Boston marathon bombing suspect Dzhokhar Tsarnaev has been taken into police custody, ending a widespread manhunt that saw much of Boston and surrounding communities in lockdown Friday.
The arrest came following a tense two hours in Watertown that included reports of gunshots and heavy police activity in the Boston suburb.
“Suspect in custody. Officers sweeping the area. Stand by for further info,” the Boston police department tweeted at roughly 8:45 p.m. ET amid multiple media reports that 19-year-old Tsarnaev had been found.
“CAPTURED!!!” The police department added a short time later. “The hunt is over. The search is done. The terror is over. And justice has won.”
“We got him,” tweeted Boston Mayor Tom Menino.
Media in Watertown reported scenes of celebration: “Police officer just walked to end of Franklin, clasped hands with another officer, and clapped a few times. Crowd broke out into cheers,” tweeted Guardian US reporter Adam Gabbatt soon after the news broke.
The sudden increase in police activity in Watertown started at roughly 7 p.m. ET. Reports indicated that activity centred around a boat parked at a residence, and an individual believed to be inside it.
Roughly an hour prior, a day-long lockdown had been lifted for residents of Boston and its suburbs, with residents asked to remain vigilant amid the search for bombing suspect Dzhokhar Tsarnaev. “We do not have an apprehension of our suspect this afternoon, but we will have one,” said Massachusetts State Police Col. Timothy Alben at a 6 p.m. news conference.
Alben said over the course of the day, officers searched 20 streets in the Boston-area community of Watertown, including door-to-door searches, and followed up on a number of leads. “None of those leads have been fruitful to this point,” he said. Alben said much work remains to be done in the coming days, including ballistics and forensics analysis underway in Boston.
Alben said the suspect was believed to still be in Massachusetts, adding he was the only person officials are looking for at this time. “He’s a very violent and dangerous person. That’s our primary concern,” he said.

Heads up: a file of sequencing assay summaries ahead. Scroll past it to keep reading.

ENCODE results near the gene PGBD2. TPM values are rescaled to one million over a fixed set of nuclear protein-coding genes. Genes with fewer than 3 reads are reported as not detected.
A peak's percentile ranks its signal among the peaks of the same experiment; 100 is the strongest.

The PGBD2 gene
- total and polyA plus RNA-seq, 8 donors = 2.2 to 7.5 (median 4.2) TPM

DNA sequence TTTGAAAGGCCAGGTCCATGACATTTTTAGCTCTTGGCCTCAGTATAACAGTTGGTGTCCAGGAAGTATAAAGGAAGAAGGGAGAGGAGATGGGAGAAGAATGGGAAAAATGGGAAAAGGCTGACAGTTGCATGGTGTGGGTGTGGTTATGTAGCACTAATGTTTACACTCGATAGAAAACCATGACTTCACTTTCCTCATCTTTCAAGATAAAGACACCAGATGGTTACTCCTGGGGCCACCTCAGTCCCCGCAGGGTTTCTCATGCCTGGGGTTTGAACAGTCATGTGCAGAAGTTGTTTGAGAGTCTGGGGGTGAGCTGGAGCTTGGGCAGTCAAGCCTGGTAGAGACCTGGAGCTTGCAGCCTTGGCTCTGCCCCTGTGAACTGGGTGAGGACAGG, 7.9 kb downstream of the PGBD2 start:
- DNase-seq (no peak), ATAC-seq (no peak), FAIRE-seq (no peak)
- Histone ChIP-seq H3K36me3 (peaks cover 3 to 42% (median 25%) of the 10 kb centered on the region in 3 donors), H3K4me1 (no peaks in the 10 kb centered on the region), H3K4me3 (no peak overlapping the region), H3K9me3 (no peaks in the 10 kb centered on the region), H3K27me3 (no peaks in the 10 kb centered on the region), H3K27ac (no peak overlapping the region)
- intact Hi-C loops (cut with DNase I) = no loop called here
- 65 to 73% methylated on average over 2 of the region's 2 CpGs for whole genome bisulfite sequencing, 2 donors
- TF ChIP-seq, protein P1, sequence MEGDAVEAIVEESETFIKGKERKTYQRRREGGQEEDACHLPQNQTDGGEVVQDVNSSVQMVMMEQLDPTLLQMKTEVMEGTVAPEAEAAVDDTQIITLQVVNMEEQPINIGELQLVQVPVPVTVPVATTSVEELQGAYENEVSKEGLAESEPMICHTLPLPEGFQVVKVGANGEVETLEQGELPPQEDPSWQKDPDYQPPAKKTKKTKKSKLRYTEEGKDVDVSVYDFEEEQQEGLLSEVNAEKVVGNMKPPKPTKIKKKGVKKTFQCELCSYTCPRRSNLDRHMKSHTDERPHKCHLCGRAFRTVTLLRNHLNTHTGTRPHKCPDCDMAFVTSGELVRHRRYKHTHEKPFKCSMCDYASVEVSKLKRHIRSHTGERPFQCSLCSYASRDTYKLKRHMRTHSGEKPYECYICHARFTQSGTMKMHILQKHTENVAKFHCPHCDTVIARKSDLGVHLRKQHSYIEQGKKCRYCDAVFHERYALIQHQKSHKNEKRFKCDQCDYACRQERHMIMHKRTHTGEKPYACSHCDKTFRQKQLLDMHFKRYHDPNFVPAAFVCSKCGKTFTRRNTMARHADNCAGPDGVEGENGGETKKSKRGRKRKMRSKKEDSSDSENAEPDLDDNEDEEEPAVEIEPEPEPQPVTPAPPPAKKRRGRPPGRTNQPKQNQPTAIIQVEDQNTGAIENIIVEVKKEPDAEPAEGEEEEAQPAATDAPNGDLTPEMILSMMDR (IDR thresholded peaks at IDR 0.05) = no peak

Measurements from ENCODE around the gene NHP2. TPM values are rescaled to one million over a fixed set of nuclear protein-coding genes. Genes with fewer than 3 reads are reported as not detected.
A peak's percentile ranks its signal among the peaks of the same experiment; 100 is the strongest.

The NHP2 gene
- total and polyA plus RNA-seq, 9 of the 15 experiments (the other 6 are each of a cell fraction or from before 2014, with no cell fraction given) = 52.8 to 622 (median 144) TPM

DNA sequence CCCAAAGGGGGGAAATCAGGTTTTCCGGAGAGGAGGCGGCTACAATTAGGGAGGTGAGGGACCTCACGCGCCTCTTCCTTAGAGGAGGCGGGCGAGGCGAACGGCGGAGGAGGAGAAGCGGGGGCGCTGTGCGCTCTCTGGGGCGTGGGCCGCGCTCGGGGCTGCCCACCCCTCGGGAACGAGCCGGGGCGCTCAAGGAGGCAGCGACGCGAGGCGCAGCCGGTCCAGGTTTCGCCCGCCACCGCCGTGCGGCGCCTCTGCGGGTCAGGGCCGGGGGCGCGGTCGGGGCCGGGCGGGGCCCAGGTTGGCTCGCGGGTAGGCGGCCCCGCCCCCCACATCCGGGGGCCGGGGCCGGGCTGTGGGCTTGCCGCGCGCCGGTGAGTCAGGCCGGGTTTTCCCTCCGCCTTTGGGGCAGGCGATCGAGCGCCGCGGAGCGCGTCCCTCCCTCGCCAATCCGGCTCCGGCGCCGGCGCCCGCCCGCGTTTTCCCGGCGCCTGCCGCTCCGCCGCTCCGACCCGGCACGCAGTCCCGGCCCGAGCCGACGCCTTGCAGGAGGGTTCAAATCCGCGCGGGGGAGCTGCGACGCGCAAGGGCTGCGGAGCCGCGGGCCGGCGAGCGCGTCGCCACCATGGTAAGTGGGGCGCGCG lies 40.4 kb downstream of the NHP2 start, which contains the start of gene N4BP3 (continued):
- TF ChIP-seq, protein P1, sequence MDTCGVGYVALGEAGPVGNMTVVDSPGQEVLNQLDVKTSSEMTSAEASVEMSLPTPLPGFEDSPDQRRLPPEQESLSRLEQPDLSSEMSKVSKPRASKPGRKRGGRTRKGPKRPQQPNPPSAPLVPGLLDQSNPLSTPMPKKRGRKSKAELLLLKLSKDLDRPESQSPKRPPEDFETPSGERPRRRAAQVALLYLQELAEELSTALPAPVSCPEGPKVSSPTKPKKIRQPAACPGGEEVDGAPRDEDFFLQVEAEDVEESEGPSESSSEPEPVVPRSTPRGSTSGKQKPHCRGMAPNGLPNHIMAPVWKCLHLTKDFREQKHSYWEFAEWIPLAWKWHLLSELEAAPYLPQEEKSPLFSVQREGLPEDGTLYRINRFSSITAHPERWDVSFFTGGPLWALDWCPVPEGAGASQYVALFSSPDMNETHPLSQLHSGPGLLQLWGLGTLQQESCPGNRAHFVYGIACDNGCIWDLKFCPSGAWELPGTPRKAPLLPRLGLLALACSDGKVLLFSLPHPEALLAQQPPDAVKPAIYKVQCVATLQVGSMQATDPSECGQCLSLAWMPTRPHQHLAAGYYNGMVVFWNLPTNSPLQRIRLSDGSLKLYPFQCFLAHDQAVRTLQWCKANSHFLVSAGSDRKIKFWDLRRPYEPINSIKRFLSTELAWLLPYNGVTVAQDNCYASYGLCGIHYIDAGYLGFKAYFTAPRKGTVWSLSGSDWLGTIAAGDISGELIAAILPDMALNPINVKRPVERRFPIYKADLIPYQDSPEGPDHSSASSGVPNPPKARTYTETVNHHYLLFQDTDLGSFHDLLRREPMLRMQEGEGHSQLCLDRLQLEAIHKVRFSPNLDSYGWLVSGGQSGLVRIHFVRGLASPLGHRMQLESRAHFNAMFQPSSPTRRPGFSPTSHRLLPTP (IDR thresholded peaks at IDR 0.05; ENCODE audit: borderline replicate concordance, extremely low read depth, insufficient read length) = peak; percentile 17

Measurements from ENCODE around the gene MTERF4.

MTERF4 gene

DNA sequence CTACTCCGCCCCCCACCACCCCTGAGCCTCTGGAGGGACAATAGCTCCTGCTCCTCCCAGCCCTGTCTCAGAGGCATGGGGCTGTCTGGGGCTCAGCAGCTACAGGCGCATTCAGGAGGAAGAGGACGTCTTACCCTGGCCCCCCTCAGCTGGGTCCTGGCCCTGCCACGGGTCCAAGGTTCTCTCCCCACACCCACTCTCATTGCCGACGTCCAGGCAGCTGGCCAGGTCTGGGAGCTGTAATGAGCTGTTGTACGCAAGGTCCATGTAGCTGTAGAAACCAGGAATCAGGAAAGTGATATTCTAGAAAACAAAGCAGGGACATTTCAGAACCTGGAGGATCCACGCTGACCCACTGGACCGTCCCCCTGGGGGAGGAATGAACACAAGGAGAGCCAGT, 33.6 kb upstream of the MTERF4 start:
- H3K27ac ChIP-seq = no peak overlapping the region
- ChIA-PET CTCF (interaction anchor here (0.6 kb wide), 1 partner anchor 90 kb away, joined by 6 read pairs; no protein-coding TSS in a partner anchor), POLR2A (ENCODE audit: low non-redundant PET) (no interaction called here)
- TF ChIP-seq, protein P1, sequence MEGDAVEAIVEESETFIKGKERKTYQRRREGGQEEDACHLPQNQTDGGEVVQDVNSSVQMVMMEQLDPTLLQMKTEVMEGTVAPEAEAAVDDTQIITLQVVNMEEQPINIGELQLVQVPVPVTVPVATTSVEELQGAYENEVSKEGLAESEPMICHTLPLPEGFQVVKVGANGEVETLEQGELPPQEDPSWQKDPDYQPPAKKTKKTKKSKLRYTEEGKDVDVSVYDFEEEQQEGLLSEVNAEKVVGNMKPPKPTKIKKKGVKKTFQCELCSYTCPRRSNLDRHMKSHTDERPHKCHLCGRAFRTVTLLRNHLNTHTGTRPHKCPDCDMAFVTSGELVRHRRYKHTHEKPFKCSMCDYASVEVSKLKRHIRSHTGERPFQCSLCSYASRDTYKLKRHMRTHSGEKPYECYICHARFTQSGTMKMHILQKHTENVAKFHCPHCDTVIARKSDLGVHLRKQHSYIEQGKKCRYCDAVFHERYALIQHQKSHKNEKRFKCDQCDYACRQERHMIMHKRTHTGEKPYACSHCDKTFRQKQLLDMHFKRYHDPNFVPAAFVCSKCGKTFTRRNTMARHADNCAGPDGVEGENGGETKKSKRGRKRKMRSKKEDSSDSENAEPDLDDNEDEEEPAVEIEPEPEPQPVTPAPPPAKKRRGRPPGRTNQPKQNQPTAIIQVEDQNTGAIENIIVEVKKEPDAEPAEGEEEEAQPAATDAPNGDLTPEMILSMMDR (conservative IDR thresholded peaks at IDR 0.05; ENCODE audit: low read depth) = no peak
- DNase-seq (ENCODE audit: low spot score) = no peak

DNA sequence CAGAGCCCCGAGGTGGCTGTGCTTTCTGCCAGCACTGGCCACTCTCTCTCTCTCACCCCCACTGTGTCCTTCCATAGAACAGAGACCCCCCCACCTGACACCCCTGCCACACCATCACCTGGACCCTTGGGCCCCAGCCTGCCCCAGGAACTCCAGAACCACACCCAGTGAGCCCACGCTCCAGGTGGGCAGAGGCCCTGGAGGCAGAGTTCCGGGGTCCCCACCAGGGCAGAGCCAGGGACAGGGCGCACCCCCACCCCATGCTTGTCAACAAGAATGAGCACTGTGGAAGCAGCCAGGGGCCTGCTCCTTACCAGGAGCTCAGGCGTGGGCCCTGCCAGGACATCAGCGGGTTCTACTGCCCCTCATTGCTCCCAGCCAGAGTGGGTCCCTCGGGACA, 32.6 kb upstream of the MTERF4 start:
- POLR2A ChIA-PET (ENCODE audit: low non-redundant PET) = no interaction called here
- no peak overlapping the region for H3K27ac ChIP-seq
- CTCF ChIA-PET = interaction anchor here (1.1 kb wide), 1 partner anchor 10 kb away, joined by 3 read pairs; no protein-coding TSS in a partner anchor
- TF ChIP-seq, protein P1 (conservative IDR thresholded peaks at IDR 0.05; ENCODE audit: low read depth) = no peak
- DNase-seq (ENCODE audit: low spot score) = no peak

The city of Boston and its surrounding suburbs were under a “shelter in place” order for much of the day Friday, with residents ordered to remain indoors with doors locked as police and FBI searched for Tsarnaev, 19. That lockdown was lifted as of 6 p.m.
Massachusetts Governor Deval Patrick said authorities felt confident lifting the lockdown based on the status of the investigation, but did not provide details. He asked residents to remain vigilant and be alert for things like unattended packages or backpacks.
The lockdown order was applied to residents in Boston, Watertown, Newton, Belmont and Cambridge. They came after major developments overnight that resulted in the deaths of a campus police officer as well as one of the bombing suspects, later identified as 26-year-old Tamerlan Tsarvaev, Dzhokhar’s brother. Another officer was taken to hospital with serious injuries.
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Dzhokhar Tsarnaev’s uncle spoke publicly, urging his nephew to turn himself in: “I say, Dzhokhar, if you’re alive, turn yourself in and ask for forgiveness,” Ruslan Tsarni told reporters in an emotional press conference Friday, shortly before noon.
Tsarni told reporters his family has been estranged from the family of the Tsarnaev brothers since 2005. “I could never ever imagine that somehow the children of my brother would be associated with that,” Tsarni said.
When asked what might have been behind the attacks, he answered: “What I think was behind it: being losers.”